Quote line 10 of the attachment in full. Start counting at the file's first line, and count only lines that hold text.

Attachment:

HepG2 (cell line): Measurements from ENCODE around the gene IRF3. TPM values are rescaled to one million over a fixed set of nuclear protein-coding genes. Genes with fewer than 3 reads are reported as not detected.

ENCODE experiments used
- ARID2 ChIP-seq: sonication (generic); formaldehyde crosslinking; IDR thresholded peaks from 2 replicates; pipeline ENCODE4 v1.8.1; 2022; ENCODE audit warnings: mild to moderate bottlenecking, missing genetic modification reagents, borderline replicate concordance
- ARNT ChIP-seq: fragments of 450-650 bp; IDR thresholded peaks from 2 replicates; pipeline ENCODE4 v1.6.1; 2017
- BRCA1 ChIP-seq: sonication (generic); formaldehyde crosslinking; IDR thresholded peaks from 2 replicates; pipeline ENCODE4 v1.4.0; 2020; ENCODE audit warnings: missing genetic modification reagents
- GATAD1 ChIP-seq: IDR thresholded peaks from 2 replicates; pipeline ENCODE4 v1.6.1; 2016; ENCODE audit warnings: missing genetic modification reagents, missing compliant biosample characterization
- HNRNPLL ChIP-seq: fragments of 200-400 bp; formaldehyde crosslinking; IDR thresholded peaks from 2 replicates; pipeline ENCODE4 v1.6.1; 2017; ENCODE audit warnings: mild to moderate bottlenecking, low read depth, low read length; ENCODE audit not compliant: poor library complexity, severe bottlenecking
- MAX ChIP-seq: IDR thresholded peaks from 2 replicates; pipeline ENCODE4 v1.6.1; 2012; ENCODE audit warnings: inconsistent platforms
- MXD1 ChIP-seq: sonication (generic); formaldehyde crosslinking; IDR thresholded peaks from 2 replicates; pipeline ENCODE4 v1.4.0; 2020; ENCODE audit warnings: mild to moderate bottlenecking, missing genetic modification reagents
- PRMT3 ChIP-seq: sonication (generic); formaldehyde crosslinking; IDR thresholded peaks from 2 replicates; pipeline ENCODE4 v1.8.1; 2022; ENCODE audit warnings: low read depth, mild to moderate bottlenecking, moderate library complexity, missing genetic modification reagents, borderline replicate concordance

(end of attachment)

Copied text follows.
- PRMT3 ChIP-seq: sonication (generic); formaldehyde crosslinking; IDR thresholded peaks from 2 replicates; pipeline ENCODE4 v1.8.1; 2022; ENCODE audit warnings: low read depth, mild to moderate bottlenecking, moderate library complexity, missing genetic modification reagents, borderline replicate concordance